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Chapter: Chapter 5


Multiple Choice


1. A race condition ____.

A) results when several threads try to access the same data concurrently

B) results when several threads try to access and modify the same data concurrently

C) will result only if the outcome of execution does not depend on the order in which instructions are executed

D) None of the above


Ans: B

Feedback: 5.2

Difficulty: Medium

2. An instruction that executes atomically ____.

A) must consist of only one machine instruction

B) executes as a single, uninterruptible unit

C) cannot be used to solve the critical section problem

D) All of the above


Ans: B

Feedback: 5.4

Difficulty: Medium

3. A counting semaphore ____.

A) is essentially an integer variable

B) is accessed through only one standard operation

C) can be modified simultaneously by multiple threads

D) cannot be used to control access to a thread's critical sections


Ans: A

Feedback: 5.6.1

Difficulty: Medium

4. A mutex lock ____.

A) is exactly like a counting semaphore

B) is essentially a boolean variable

C) is not guaranteed to be atomic

D) can be used to eliminate busy waiting


Ans: B

Feedback: 5.5

Difficulty: Difficult

5. In Peterson's solution, the ____ variable indicates if a process is ready to enter its critical section.

A) turn

B) lock


C) flag[i]

D) turn[i]


Ans: C

Feedback: 5.3

Difficulty: Easy

6. The first readers-writers problem ____.

A) requires that, once a writer is ready, that writer performs its write as soon as possible.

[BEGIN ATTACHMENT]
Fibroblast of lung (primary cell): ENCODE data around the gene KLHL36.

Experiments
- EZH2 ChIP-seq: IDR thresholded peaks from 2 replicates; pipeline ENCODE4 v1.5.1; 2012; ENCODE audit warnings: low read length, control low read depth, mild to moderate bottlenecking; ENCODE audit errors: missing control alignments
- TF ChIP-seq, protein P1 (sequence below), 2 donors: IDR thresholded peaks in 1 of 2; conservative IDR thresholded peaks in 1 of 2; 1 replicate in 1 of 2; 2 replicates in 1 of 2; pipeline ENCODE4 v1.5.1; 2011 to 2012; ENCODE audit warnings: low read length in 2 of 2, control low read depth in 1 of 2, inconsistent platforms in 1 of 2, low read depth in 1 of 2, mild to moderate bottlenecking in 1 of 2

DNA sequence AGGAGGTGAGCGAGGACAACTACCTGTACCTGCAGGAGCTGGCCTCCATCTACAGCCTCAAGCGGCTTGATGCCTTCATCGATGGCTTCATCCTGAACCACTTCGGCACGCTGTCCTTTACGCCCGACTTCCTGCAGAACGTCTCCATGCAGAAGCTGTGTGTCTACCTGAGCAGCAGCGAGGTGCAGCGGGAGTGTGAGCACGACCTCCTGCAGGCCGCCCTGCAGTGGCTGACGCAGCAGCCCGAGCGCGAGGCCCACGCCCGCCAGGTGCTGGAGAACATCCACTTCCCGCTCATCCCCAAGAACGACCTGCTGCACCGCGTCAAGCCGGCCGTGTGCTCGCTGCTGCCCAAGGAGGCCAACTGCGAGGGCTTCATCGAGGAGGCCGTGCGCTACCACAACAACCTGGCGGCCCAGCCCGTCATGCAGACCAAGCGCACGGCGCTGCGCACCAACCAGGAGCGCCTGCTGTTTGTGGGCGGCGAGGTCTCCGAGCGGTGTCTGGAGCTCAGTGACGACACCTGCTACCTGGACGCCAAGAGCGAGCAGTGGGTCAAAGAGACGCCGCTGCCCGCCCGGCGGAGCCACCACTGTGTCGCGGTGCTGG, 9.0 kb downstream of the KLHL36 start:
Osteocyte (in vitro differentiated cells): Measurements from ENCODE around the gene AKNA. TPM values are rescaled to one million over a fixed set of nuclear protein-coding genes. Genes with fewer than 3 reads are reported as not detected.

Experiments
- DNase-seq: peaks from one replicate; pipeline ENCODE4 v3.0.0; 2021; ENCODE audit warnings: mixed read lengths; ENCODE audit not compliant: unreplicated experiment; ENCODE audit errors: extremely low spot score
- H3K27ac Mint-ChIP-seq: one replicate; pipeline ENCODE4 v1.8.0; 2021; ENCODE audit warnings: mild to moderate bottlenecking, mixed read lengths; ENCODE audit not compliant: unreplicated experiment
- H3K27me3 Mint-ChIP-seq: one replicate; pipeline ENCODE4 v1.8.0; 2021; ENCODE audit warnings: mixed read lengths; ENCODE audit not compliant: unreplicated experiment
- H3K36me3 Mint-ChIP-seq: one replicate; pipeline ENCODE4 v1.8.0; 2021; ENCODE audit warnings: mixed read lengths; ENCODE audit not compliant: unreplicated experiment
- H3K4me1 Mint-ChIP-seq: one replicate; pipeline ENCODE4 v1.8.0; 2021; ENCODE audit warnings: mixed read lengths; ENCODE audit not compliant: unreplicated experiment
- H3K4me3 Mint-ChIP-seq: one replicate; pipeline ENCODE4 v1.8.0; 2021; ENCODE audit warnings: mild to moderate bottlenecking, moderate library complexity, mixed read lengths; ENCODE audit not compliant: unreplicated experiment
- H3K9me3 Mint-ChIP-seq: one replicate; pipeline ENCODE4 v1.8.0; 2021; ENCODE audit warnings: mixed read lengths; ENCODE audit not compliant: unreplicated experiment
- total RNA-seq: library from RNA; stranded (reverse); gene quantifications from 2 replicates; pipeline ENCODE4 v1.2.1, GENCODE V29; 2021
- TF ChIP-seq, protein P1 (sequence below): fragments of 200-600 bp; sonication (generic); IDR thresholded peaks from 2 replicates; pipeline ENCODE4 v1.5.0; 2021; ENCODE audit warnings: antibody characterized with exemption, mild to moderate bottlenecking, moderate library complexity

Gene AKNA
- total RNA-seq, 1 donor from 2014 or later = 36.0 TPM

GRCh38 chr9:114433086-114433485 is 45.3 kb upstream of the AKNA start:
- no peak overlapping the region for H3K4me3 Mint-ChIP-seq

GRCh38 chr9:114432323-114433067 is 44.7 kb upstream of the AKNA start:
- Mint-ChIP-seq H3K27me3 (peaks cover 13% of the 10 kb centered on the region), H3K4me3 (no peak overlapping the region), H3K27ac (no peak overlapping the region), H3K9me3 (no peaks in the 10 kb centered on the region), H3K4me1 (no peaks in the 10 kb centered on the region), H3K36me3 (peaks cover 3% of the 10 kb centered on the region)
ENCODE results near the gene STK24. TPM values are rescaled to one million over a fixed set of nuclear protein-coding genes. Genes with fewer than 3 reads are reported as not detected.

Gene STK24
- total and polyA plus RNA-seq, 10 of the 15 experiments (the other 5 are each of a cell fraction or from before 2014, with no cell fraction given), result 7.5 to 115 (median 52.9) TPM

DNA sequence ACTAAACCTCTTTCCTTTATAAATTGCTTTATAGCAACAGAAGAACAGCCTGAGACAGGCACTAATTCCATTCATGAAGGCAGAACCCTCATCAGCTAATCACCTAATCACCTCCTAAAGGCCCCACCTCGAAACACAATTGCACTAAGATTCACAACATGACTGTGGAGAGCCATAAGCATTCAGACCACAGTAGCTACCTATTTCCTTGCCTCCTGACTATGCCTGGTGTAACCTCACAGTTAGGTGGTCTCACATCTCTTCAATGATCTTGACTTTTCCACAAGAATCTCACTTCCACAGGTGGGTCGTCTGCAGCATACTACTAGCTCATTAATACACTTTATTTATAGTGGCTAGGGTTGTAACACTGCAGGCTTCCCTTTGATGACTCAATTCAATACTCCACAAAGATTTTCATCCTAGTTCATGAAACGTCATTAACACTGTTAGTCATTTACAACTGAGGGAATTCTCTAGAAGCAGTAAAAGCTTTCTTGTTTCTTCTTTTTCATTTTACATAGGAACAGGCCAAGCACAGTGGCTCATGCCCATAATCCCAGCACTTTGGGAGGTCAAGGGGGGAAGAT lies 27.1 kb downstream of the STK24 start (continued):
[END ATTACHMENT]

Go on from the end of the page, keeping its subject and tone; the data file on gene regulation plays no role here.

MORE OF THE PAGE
B) is not used to test synchronization primitives.

C) requires that no reader will be kept waiting unless a writer has already obtained permission to use the shared database.

D) requires that no reader will be kept waiting unless a reader has already obtained permission to use the shared database.


Ans: C

Feedback: 5.7.2

Difficulty: Medium

7. A ___ type presents a set of programmer-defined operations that are provided mutual exclusion within it.

A) transaction

B) signal

C) binary

D) monitor


Ans: D

Feedback: 5.8

Difficulty: Easy

8. ____________ occurs when a higher-priority process needs to access a data structure that is currently being accessed by a lower-priority process.

A) Priority inversion

B) Deadlock

C) A race condition

D) A critical section


Ans: A

Feedback: 5.6.4

Difficulty: Medium

9. What is the correct order of operations for protecting a critical section using mutex locks?

A) release() followed by acquire()

B) acquire() followed by release()

C) wait() followed by signal()

D) signal() followed by wait()


Ans: B

Feedback: 5.5

Difficulty: Easy

10. What is the correct order of operations for protecting a critical section using a binary semaphore?

A) release() followed by acquire()

B) acquire() followed by release()

C) wait() followed by signal()

D) signal() followed by wait()


Ans: C

Feedback: 5.6

Difficulty: Easy